The Israeli government has sent an inquiry to Washington over the planned annexation of the Jordan Valley and Israeli settlements in the West Bank following Trump Middle East advisor Jared Kushner’s remarks to a US media outlet asking Tel Aviv to hold off on the matter, a senior member of Prime Minister Netanyahu’s entourage has told Haaretz.
“I hope nothing’s changed. It wasn’t done in bad faith and we’re inquiring about the matter,” the unnamed source said.
“We have been working on this for three years, hundreds of hours, to bring the best agreement in Israel,” the source noted, adding that Trump’s move to recognize the application of Israeli law to the Jordan Valley, the Northern Dead Sea, Judea and Samaria was “a huge thing” and an undeniable success for Israel.
The source clarified that the US side had preferred an Israeli annexation of these territories “all at once” instead of a slice-by-slice approach, calling this a “technical problem” but emphasizing that there was “no argument about the essence” of the matter.
Earlier, speaking to Gzero Media’s Ian Bremmer, Kushner said the US was hopeful that Israel would “wait until after the election” in March before annexing chunks of the West Bank containing Israeli settlements, saying the two countries would need “a couple months” to create a document “that we can both feel good about.”
Kushner’s comments appeared to contradict sentiments expressed by Knesset Speaker Yuli Edelstein. Edelstein promised Wednesday to “fast-track” any proposed vote on the matter. A day earlier, after meeting with US President Trump following the unveiling of Washington’s so-called ‘Deal of the Century’ peace plan, Netanyahu told reporters that Israel could move to annex the settlements as soon as this Sunday.
Israeli settlers began arriving in the West Bank in the aftermath of the Six Day War, a brief military conflict that took place in June 1967 which began after Israel launched preemptive airstrikes against an Arab coalition led by Egypt. After that conflict, Israel established de facto control over the West Bank territories, with Jordan, its former administrator, renouncing its claims to the territories in 1988. Today, an estimated 400,000 Jewish Israeli settlers live in the contested territories, alongside some two million Palestinians, who consider the settlements illegal.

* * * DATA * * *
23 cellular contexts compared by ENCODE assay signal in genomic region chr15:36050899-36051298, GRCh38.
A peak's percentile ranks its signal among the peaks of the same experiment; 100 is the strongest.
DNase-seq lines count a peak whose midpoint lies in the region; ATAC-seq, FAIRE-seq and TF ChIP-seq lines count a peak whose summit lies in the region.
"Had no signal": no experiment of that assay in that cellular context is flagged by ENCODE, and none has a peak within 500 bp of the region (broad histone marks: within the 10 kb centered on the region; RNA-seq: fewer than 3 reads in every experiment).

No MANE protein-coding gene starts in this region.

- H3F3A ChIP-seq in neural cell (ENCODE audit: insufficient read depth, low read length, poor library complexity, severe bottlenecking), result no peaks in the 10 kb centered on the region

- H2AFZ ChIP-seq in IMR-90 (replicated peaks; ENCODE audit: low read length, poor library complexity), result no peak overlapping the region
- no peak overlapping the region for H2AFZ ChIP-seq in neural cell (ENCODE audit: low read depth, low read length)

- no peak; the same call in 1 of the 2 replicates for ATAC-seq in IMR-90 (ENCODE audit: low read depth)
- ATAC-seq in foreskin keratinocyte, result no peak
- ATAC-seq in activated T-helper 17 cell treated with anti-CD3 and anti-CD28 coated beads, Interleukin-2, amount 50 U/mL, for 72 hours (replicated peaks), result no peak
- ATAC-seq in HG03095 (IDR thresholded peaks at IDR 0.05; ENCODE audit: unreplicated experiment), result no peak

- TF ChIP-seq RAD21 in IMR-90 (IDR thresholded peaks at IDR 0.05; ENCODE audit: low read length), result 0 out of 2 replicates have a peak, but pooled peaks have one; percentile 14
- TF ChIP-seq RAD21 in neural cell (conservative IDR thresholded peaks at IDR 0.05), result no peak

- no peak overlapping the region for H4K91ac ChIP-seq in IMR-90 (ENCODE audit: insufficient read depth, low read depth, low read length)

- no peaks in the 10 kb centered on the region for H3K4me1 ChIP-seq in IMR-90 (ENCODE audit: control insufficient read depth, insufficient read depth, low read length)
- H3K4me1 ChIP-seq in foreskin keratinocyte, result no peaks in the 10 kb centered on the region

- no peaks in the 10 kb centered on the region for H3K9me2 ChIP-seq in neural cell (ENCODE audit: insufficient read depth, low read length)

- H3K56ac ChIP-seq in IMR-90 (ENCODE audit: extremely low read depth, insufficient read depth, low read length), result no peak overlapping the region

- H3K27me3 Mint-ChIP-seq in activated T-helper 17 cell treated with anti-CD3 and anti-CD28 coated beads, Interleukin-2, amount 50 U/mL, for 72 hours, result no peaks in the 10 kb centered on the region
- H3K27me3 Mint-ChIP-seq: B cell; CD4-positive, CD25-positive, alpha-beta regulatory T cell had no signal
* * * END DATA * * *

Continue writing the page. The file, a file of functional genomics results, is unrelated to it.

President Trump unveiled his Israeli-Palestinian peace deal on Tuesday. The proposal envisions a two state solution, including the recognition of Israeli claims to settler areas in the West Bank, the recognition of Jerusalem as Israel’s capital, and providing several neighbourhoods in East Jerusalem for a Palestinian capital. It also offers the Palestinian side $50 billion in infrastructure and investment assistance. Palestinian Authority President Mahmoud Abbas rejected the proposal out of hand, saying that Jerusalem was “not for sale,” and that the deal would be thrown into the “garbage can of history” by Palestinians.
Kushner slammed the Palestinian rejection of the plan, saying that “if they don’t [accept the deal], they’re going to screw up another opportunity, like they’ve screwed up every other opportunity that they’ve ever had in their existence.”